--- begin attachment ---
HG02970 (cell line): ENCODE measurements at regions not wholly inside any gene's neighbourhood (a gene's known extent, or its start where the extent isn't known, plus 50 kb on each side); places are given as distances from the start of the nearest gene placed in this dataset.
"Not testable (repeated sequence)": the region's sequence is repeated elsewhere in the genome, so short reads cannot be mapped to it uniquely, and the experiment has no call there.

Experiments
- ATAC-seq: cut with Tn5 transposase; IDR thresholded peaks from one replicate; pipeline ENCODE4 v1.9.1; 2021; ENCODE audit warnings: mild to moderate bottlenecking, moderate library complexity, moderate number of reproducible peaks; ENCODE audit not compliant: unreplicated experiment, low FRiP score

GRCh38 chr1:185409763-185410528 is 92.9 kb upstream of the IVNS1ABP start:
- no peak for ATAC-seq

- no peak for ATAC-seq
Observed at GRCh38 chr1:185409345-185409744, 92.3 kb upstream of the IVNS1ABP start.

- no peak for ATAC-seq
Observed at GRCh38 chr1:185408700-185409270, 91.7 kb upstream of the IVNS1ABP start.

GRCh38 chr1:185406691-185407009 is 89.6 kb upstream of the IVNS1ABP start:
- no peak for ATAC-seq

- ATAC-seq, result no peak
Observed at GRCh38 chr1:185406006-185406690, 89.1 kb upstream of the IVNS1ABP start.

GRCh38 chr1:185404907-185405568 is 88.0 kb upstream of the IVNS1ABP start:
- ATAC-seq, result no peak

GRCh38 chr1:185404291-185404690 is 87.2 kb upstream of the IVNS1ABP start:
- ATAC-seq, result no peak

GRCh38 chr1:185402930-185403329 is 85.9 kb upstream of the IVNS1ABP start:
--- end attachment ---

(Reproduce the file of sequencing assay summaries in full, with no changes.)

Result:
HG02970 (cell line): ENCODE measurements at regions not wholly inside any gene's neighbourhood (a gene's known extent, or its start where the extent isn't known, plus 50 kb on each side); places are given as distances from the start of the nearest gene placed in this dataset.
"Not testable (repeated sequence)": the region's sequence is repeated elsewhere in the genome, so short reads cannot be mapped to it uniquely, and the experiment has no call there.

Experiments
- ATAC-seq: cut with Tn5 transposase; IDR thresholded peaks from one replicate; pipeline ENCODE4 v1.9.1; 2021; ENCODE audit warnings: mild to moderate bottlenecking, moderate library complexity, moderate number of reproducible peaks; ENCODE audit not compliant: unreplicated experiment, low FRiP score

GRCh38 chr1:185409763-185410528 is 92.9 kb upstream of the IVNS1ABP start:
- no peak for ATAC-seq

- no peak for ATAC-seq
Observed at GRCh38 chr1:185409345-185409744, 92.3 kb upstream of the IVNS1ABP start.

- no peak for ATAC-seq
Observed at GRCh38 chr1:185408700-185409270, 91.7 kb upstream of the IVNS1ABP start.

GRCh38 chr1:185406691-185407009 is 89.6 kb upstream of the IVNS1ABP start:
- no peak for ATAC-seq

- ATAC-seq, result no peak
Observed at GRCh38 chr1:185406006-185406690, 89.1 kb upstream of the IVNS1ABP start.

GRCh38 chr1:185404907-185405568 is 88.0 kb upstream of the IVNS1ABP start:
- ATAC-seq, result no peak

GRCh38 chr1:185404291-185404690 is 87.2 kb upstream of the IVNS1ABP start:
- ATAC-seq, result no peak

GRCh38 chr1:185402930-185403329 is 85.9 kb upstream of the IVNS1ABP start: